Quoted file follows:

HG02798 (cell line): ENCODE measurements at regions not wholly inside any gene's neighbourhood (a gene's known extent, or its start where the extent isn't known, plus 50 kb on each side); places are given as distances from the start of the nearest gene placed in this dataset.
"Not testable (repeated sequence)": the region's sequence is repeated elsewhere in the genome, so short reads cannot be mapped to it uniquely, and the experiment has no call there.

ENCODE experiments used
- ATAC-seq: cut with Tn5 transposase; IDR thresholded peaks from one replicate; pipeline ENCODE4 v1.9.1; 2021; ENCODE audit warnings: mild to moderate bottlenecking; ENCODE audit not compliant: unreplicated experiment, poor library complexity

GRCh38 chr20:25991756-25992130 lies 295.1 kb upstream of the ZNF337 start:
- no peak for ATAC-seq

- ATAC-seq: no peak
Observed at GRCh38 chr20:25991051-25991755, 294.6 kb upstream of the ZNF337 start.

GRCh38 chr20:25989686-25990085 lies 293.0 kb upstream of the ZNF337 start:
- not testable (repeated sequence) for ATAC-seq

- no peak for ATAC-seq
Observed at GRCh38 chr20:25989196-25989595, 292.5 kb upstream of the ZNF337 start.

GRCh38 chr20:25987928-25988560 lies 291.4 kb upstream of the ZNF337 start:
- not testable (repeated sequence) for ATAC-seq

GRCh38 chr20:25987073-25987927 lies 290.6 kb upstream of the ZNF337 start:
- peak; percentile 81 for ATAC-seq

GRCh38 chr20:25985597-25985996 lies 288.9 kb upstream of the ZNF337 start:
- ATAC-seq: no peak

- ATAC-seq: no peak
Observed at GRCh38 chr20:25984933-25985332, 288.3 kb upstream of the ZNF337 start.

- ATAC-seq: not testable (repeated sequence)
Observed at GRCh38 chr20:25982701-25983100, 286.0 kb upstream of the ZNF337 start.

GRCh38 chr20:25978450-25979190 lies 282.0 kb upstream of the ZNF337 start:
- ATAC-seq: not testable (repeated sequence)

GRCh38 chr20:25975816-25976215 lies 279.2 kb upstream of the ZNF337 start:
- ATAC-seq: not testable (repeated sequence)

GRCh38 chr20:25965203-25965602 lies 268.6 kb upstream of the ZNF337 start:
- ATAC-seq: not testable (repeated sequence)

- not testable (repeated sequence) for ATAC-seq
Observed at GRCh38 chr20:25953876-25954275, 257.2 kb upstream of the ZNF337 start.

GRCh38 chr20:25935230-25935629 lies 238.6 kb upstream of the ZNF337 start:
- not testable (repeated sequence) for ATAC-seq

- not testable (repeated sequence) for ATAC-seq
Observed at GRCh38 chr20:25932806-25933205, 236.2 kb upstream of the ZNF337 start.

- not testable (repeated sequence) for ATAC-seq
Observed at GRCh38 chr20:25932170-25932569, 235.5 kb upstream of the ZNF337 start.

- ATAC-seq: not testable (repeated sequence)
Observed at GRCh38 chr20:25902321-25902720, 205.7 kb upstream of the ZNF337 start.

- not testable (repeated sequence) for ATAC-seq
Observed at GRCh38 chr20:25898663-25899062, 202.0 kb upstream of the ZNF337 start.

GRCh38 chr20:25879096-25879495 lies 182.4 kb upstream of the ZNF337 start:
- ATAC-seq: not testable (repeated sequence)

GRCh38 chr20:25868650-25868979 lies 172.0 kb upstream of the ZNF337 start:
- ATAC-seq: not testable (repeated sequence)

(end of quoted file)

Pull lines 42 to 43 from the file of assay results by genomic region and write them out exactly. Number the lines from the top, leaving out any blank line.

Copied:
- ATAC-seq: not testable (repeated sequence)

GRCh38 chr20:25868650-25868979 lies 172.0 kb upstream of the ZNF337 start: